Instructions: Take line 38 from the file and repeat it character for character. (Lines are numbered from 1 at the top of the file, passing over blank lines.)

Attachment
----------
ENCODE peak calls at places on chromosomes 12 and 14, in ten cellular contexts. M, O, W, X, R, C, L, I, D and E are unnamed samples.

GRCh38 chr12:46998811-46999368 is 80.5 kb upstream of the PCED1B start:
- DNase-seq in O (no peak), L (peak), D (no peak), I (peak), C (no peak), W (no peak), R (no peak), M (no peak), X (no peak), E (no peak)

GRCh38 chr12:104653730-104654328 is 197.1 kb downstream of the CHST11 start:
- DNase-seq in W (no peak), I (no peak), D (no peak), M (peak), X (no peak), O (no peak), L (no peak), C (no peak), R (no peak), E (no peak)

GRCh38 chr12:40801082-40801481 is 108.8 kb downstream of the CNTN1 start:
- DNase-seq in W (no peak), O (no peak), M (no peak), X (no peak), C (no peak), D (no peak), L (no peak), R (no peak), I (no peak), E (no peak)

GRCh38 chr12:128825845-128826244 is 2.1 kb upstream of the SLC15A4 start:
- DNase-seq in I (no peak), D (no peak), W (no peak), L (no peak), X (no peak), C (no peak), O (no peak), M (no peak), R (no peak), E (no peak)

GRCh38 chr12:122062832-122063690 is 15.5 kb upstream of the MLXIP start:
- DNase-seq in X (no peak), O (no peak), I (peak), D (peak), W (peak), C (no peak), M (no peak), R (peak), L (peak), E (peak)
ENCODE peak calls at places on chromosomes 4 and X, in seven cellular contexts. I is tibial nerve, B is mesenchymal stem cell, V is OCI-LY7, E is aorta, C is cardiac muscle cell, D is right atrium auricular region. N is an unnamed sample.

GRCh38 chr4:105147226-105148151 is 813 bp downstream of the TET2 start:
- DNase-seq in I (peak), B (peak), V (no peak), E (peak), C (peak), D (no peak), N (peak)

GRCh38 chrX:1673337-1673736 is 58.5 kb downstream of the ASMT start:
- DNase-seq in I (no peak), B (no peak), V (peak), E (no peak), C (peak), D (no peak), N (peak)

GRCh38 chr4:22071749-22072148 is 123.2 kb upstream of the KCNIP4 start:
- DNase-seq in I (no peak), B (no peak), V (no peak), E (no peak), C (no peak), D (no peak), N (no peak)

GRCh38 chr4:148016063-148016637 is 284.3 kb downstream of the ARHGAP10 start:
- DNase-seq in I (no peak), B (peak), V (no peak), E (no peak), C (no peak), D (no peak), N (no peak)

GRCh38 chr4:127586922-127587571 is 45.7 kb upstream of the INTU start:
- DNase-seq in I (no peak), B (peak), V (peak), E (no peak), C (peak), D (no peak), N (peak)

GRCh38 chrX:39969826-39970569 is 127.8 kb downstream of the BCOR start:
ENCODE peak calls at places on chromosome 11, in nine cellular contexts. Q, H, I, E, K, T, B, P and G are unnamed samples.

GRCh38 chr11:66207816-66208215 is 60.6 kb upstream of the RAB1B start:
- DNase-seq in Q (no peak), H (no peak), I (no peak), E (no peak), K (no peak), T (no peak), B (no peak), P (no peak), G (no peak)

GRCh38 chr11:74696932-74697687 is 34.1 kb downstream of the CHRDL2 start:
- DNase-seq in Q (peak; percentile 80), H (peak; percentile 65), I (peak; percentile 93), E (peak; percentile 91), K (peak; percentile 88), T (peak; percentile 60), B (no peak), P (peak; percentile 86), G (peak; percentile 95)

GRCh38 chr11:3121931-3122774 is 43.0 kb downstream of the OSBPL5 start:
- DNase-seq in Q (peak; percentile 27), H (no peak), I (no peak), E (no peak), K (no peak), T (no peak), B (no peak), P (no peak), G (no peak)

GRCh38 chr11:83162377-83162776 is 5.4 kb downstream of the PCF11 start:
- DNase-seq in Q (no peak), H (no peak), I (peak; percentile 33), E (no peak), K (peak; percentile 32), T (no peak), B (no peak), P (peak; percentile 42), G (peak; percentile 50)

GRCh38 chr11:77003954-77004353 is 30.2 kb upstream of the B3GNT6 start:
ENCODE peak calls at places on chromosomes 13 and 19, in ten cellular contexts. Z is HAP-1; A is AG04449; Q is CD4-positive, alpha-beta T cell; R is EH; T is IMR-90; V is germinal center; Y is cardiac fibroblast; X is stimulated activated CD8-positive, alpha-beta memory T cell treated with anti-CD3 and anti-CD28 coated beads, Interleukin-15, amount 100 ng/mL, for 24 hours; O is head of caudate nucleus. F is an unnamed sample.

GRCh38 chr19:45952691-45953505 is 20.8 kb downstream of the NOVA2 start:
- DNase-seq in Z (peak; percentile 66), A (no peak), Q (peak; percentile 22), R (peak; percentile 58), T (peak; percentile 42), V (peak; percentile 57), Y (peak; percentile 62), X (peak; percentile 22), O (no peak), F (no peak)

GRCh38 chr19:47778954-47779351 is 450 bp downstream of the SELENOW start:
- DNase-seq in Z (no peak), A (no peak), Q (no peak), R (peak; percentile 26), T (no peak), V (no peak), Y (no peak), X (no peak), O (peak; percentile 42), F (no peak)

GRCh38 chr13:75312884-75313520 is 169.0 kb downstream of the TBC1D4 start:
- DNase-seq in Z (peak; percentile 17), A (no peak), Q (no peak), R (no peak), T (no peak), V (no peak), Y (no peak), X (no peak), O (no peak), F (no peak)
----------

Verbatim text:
- DNase-seq in Z (no peak), A (no peak), Q (no peak), R (peak; percentile 26), T (no peak), V (no peak), Y (no peak), X (no peak), O (peak; percentile 42), F (no peak)